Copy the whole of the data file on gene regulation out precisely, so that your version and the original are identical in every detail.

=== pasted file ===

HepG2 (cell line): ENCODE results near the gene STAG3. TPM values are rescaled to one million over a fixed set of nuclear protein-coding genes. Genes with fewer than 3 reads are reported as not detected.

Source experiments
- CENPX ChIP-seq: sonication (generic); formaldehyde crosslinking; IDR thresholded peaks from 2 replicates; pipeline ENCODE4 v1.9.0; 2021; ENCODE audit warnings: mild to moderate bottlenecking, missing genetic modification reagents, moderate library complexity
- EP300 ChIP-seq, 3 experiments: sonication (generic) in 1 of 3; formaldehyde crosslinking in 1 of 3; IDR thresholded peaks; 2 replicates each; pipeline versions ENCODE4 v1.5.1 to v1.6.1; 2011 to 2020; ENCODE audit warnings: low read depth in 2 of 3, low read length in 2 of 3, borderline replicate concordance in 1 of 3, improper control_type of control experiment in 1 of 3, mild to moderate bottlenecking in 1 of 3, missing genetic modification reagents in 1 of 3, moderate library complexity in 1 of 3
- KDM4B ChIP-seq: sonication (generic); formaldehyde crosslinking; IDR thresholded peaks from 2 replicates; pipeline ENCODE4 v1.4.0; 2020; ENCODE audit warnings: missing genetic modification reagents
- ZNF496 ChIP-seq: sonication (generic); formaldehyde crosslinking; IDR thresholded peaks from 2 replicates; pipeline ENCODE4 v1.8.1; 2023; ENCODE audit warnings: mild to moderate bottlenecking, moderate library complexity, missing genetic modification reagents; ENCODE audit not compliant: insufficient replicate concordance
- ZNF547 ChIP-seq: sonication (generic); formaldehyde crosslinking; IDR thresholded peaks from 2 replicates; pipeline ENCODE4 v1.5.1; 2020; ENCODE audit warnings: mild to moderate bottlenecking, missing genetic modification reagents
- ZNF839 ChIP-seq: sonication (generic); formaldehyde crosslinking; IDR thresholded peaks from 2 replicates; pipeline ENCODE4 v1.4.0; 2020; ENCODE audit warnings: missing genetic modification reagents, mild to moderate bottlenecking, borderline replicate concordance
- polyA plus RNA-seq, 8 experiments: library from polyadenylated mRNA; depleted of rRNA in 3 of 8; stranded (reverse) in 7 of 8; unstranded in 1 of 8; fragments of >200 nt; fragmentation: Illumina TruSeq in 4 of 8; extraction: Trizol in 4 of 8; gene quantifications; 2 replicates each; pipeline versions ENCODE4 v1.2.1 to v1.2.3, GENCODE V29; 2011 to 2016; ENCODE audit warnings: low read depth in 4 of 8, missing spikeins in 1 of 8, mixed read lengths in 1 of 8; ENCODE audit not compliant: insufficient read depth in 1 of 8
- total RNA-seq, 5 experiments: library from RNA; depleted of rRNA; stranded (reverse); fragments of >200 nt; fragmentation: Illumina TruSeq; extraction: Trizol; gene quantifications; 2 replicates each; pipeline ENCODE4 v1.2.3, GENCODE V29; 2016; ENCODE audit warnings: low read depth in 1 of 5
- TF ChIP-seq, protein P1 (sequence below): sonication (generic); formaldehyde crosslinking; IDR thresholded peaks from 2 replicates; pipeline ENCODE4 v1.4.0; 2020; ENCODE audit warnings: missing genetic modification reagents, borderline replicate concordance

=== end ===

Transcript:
HepG2 (cell line): ENCODE results near the gene STAG3. TPM values are rescaled to one million over a fixed set of nuclear protein-coding genes. Genes with fewer than 3 reads are reported as not detected.

Source experiments
- CENPX ChIP-seq: sonication (generic); formaldehyde crosslinking; IDR thresholded peaks from 2 replicates; pipeline ENCODE4 v1.9.0; 2021; ENCODE audit warnings: mild to moderate bottlenecking, missing genetic modification reagents, moderate library complexity
- EP300 ChIP-seq, 3 experiments: sonication (generic) in 1 of 3; formaldehyde crosslinking in 1 of 3; IDR thresholded peaks; 2 replicates each; pipeline versions ENCODE4 v1.5.1 to v1.6.1; 2011 to 2020; ENCODE audit warnings: low read depth in 2 of 3, low read length in 2 of 3, borderline replicate concordance in 1 of 3, improper control_type of control experiment in 1 of 3, mild to moderate bottlenecking in 1 of 3, missing genetic modification reagents in 1 of 3, moderate library complexity in 1 of 3
- KDM4B ChIP-seq: sonication (generic); formaldehyde crosslinking; IDR thresholded peaks from 2 replicates; pipeline ENCODE4 v1.4.0; 2020; ENCODE audit warnings: missing genetic modification reagents
- ZNF496 ChIP-seq: sonication (generic); formaldehyde crosslinking; IDR thresholded peaks from 2 replicates; pipeline ENCODE4 v1.8.1; 2023; ENCODE audit warnings: mild to moderate bottlenecking, moderate library complexity, missing genetic modification reagents; ENCODE audit not compliant: insufficient replicate concordance
- ZNF547 ChIP-seq: sonication (generic); formaldehyde crosslinking; IDR thresholded peaks from 2 replicates; pipeline ENCODE4 v1.5.1; 2020; ENCODE audit warnings: mild to moderate bottlenecking, missing genetic modification reagents
- ZNF839 ChIP-seq: sonication (generic); formaldehyde crosslinking; IDR thresholded peaks from 2 replicates; pipeline ENCODE4 v1.4.0; 2020; ENCODE audit warnings: missing genetic modification reagents, mild to moderate bottlenecking, borderline replicate concordance
- polyA plus RNA-seq, 8 experiments: library from polyadenylated mRNA; depleted of rRNA in 3 of 8; stranded (reverse) in 7 of 8; unstranded in 1 of 8; fragments of >200 nt; fragmentation: Illumina TruSeq in 4 of 8; extraction: Trizol in 4 of 8; gene quantifications; 2 replicates each; pipeline versions ENCODE4 v1.2.1 to v1.2.3, GENCODE V29; 2011 to 2016; ENCODE audit warnings: low read depth in 4 of 8, missing spikeins in 1 of 8, mixed read lengths in 1 of 8; ENCODE audit not compliant: insufficient read depth in 1 of 8
- total RNA-seq, 5 experiments: library from RNA; depleted of rRNA; stranded (reverse); fragments of >200 nt; fragmentation: Illumina TruSeq; extraction: Trizol; gene quantifications; 2 replicates each; pipeline ENCODE4 v1.2.3, GENCODE V29; 2016; ENCODE audit warnings: low read depth in 1 of 5
- TF ChIP-seq, protein P1 (sequence below): sonication (generic); formaldehyde crosslinking; IDR thresholded peaks from 2 replicates; pipeline ENCODE4 v1.4.0; 2020; ENCODE audit warnings: missing genetic modification reagents, borderline replicate concordance